Dependency Injection in Go (Golang)

Do you really need "Spring"?

Comments Posted by Captain Codeman in golang on Mar 5, 2015

Are you trying to figure out how to do dependency injection in Go (Golang) to make testing easier and allow you to switch providers? Maybe you want to create an app that you can run on Google’s AppEngine to take advantage of their PaaS datastore and other features but you want to have the ability to swap out the storage and run it on AWS against DynamoDB?

You just know you need a Dependency Injection library don’t you? Well, I’m going to try and show you that you probably don’t.

An easy mistake to fall into when you switch to a new programming language is attempting to map all your previous approaches to it. You have a bag of tricks and know-how that you have built up over many years and they have served you well so they should all still apply … right?

Well, some do and some don’t. The principles behind the practices usually carry over but their implementation is usually driven by the constraints of the system you are working on - both the features and the limitations.

A couple of years ago I switched a lot of my development from .NET to Python and I learnt a lot of new things and new approaches which I think made me a better developer. It’s not that one was better or worse than the other - they are simply different and having more experience of more environments and approaches is always better. Trying to write Python code with a C# mindset or vice-versa doesn’t produce the best results though.

Recently, I’ve been doing more work with Go (Golang) and have been blown away by the performance it gives you as well as the clean simplicity of both the language and the ecosystem - lots of good decisions being made to keep things on the straight and narrow and avoid teams wasting time discussing things like code formatting etc…

It has highlighted again though the need to take a step back, remember the basic first principles and not try to find the equivalents of libraries and packages that you remember from other platforms.

Go seems to favour simplicity and clarity. When I look at .NET or Java systems they almost seem laughable at how much infrastructure code is needed to do sometimes basic things. I think a lot of this has developed over time as lots of good tools have been developed for very good reasons but at some point programming in the language becomes programming in all those other libraries as well - they take over and you have to become an Autofac ninja or Spring guru to try and understand what the app does.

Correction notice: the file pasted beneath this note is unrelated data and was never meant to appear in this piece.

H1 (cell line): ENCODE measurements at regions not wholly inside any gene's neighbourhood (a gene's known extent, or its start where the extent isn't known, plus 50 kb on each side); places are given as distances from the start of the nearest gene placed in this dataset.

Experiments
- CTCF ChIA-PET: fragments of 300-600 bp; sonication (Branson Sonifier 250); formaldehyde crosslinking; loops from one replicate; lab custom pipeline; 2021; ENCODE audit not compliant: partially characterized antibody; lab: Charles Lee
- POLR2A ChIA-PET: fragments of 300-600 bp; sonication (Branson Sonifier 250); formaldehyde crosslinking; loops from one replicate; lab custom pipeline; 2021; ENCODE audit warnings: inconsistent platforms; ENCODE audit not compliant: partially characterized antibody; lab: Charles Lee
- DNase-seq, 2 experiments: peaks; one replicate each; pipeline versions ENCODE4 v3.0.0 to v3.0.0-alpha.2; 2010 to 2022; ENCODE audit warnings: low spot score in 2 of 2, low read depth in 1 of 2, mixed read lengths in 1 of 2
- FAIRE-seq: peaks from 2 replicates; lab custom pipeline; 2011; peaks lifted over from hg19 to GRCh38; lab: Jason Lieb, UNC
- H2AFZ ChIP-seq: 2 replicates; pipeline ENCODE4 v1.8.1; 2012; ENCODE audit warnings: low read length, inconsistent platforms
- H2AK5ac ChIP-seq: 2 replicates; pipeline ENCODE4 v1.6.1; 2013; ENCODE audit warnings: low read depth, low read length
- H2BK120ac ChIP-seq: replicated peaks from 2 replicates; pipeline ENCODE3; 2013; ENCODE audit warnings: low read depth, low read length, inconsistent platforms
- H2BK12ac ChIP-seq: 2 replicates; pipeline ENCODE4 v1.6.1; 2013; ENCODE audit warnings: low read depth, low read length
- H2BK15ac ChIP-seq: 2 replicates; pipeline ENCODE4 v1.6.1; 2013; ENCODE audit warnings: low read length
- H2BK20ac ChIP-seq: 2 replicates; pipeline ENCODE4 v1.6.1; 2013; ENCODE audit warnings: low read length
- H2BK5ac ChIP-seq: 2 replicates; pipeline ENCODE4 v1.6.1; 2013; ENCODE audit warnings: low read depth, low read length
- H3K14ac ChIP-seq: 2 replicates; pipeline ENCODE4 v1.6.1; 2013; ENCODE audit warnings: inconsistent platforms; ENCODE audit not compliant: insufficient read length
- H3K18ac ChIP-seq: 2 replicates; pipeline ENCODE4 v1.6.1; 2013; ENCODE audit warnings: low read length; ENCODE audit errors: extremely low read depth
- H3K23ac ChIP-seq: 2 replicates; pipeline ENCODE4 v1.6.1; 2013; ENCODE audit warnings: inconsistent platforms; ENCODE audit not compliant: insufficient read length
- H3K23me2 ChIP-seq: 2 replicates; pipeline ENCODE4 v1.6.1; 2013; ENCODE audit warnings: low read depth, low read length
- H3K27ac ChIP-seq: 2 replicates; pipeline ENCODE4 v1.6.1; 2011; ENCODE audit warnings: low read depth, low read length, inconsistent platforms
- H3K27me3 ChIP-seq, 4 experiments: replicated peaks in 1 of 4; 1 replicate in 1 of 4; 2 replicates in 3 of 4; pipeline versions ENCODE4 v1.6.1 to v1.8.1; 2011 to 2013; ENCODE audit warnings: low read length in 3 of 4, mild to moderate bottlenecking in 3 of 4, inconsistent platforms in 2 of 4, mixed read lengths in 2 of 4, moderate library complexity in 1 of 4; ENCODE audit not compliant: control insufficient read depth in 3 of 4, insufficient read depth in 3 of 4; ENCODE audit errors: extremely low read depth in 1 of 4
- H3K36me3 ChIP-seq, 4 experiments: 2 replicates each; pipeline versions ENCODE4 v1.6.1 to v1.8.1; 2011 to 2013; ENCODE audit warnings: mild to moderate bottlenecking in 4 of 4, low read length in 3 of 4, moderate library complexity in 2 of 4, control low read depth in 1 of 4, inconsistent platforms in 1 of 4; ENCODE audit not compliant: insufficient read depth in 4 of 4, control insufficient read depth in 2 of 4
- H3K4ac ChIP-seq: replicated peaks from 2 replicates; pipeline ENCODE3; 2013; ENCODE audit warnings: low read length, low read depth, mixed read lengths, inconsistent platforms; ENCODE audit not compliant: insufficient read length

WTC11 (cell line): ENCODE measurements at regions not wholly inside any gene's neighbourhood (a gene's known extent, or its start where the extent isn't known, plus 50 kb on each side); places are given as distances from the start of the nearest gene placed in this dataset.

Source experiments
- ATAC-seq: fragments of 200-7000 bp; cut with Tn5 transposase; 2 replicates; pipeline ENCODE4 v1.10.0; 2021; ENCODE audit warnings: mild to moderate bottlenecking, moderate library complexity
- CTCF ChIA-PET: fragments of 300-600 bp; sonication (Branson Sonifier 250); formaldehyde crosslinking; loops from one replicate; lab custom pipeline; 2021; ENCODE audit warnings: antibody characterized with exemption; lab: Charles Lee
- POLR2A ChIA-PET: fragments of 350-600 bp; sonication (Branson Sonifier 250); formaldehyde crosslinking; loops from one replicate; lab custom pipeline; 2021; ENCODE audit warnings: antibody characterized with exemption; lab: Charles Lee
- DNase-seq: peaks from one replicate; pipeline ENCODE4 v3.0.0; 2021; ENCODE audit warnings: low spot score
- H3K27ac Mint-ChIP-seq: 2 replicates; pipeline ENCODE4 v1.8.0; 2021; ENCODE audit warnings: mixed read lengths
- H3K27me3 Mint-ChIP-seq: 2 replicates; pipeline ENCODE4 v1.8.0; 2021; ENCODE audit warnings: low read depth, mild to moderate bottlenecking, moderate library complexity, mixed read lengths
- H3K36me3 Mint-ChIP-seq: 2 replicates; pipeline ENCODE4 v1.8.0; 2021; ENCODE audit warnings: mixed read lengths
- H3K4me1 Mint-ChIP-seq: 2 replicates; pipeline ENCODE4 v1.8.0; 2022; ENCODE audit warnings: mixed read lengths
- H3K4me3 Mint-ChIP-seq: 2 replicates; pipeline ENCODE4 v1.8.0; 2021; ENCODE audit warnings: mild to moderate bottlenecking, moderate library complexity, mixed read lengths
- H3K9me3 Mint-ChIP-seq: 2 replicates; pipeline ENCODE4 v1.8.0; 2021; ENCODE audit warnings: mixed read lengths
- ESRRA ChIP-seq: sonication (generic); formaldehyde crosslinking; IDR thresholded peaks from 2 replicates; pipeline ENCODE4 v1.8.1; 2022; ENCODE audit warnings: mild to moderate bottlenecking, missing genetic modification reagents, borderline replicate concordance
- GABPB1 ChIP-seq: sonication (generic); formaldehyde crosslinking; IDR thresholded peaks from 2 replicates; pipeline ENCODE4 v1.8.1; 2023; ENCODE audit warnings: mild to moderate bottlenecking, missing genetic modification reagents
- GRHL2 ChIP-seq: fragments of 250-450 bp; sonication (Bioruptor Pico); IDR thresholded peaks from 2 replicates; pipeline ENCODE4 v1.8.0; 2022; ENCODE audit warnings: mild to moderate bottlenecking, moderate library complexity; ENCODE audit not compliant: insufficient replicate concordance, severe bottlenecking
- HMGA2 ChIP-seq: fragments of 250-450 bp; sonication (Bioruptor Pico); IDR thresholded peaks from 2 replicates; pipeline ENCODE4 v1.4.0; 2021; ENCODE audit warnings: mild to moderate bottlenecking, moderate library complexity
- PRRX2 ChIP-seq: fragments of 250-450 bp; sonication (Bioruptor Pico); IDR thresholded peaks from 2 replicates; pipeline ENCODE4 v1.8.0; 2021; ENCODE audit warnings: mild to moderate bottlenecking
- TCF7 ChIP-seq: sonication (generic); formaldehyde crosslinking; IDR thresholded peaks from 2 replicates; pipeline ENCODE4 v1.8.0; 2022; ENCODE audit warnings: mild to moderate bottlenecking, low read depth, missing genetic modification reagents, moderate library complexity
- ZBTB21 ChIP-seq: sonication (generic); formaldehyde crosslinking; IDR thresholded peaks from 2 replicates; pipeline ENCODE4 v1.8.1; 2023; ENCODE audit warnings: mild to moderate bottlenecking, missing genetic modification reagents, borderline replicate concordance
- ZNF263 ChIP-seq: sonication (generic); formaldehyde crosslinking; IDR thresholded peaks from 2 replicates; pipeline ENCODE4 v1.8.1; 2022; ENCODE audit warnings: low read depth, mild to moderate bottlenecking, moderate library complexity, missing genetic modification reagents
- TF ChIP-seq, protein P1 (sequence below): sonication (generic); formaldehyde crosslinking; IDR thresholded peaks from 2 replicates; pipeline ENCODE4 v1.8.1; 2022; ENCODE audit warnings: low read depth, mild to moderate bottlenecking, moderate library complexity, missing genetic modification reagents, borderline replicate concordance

Let’s forget about all the lifecycle nonsense for a moment and go back to the basics. The important thing is Inversion of Control, not Dependency Injection which is just a method to achieve it. The important thing is to reverse the direction of control flow by providing dependencies instead of code creating them itself and being tightly coupled. Interfaces enable us to do this so that we can change the implementations that we pass in. They also factor into other SOLID principles as well.

Go has first class support for interfaces that seem to site really nicely between Pythons “an interface - what’s that?” and C# / Java’s “thou shalt inherit from me if you need to look like me” approach. They are implicit which means that anything that satisfies the method signature can be used via the interface. It also has first class functions which can be passed around and set as variables. Together these can be used to make things nicely pluggable.

Anyway, enough talk - let’s code. We’ll start with something basic - logging. If you write code for app engine then you’ll know that it comes with some logging services which you can access via the web console. This is shown in the terminal when your app runs on a development server.

If you are running your app outside of app engine you may want to write straight to the console or use a completely different logging service instead and you probably don’t even want to pull in the app engine packages.

If you are being very thorough you may want to test all your functions behaviour including the log messages it creates so need an in-memory capture or, when testing other functionality, you just want to pass in a do-nothing stub instead.

Let’s start by creating an interface and a factory method to create an instance of a logger (/logging/api.go):

package logging

import (

type (
	Logger interface {
		Debug(c context.Context, format string, args ...interface{})
		Info(c context.Context, format string, args ...interface{})
		Warning(c context.Context, format string, args ...interface{})
		Error(c context.Context, format string, args ...interface{})
		Critical(c context.Context, format string, args ...interface{})

	loggerFactory func() Logger

var (
	New loggerFactory

The Logger interface is fairly straightforward and defines some method signatures for different logging outputs. The loggerFactory is a method type that creates an instance of something that implements Logger. When we import our logging package we’ll be able to call: logging.New() to get a new logging instance.

Let’s start with the app engine implementation as it’s quite simple. It’s really just an adaptor class to map calls from out own Logger interface to the very similar app engine service available through the Context (/logging/appengine.go):